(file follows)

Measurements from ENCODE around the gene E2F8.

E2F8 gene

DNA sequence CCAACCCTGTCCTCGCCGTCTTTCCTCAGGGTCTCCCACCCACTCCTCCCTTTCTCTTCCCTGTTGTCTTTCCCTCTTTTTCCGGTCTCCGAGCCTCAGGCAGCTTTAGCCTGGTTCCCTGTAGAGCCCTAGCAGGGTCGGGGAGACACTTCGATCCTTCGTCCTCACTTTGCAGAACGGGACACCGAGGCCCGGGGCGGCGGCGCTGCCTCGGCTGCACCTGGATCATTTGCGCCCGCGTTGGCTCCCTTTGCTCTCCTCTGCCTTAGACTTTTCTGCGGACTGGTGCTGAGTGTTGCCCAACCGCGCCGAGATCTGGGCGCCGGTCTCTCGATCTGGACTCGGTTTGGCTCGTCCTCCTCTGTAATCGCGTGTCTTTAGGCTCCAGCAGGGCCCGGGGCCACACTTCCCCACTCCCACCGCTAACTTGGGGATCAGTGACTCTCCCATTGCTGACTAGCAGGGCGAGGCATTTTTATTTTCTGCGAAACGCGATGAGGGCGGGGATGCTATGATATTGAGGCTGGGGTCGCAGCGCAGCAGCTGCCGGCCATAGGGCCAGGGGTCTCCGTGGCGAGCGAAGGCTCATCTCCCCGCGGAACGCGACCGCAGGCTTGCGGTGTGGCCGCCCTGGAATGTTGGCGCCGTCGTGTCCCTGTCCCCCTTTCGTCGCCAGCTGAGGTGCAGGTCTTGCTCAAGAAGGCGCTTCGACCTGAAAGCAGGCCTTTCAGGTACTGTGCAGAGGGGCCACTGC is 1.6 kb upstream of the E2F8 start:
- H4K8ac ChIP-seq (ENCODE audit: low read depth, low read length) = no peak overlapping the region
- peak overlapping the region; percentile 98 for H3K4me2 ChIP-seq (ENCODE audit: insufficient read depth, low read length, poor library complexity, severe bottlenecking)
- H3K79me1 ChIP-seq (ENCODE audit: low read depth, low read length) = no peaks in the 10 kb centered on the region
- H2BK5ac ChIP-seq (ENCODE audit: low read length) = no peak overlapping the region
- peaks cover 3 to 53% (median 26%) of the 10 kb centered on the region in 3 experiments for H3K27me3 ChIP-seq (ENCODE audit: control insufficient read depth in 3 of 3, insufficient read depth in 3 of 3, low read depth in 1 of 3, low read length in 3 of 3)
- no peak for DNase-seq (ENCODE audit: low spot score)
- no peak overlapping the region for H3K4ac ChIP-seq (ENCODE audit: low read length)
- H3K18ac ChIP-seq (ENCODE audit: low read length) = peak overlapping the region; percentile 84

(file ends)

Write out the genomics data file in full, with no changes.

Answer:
Measurements from ENCODE around the gene E2F8.

E2F8 gene

DNA sequence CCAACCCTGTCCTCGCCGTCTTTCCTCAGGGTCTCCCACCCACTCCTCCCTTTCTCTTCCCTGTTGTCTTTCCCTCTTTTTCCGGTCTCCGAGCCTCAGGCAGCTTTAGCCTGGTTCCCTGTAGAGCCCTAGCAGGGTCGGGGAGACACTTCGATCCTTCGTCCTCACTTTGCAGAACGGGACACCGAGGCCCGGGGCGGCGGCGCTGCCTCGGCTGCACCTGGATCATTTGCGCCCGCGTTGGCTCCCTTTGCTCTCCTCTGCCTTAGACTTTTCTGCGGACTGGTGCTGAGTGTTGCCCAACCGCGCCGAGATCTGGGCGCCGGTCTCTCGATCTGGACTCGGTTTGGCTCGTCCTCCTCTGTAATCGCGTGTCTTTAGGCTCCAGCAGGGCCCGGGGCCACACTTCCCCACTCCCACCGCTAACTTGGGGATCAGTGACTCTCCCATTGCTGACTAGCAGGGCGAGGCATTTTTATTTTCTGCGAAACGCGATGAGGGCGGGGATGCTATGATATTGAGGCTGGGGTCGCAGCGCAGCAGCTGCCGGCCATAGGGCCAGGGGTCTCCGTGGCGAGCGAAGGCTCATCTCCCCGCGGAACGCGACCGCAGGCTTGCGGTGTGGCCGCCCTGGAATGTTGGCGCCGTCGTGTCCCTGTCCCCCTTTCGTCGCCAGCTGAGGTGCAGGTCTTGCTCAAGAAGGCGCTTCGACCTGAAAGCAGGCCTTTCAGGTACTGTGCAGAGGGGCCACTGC is 1.6 kb upstream of the E2F8 start:
- H4K8ac ChIP-seq (ENCODE audit: low read depth, low read length) = no peak overlapping the region
- peak overlapping the region; percentile 98 for H3K4me2 ChIP-seq (ENCODE audit: insufficient read depth, low read length, poor library complexity, severe bottlenecking)
- H3K79me1 ChIP-seq (ENCODE audit: low read depth, low read length) = no peaks in the 10 kb centered on the region
- H2BK5ac ChIP-seq (ENCODE audit: low read length) = no peak overlapping the region
- peaks cover 3 to 53% (median 26%) of the 10 kb centered on the region in 3 experiments for H3K27me3 ChIP-seq (ENCODE audit: control insufficient read depth in 3 of 3, insufficient read depth in 3 of 3, low read depth in 1 of 3, low read length in 3 of 3)
- no peak for DNase-seq (ENCODE audit: low spot score)
- no peak overlapping the region for H3K4ac ChIP-seq (ENCODE audit: low read length)
- H3K18ac ChIP-seq (ENCODE audit: low read length) = peak overlapping the region; percentile 84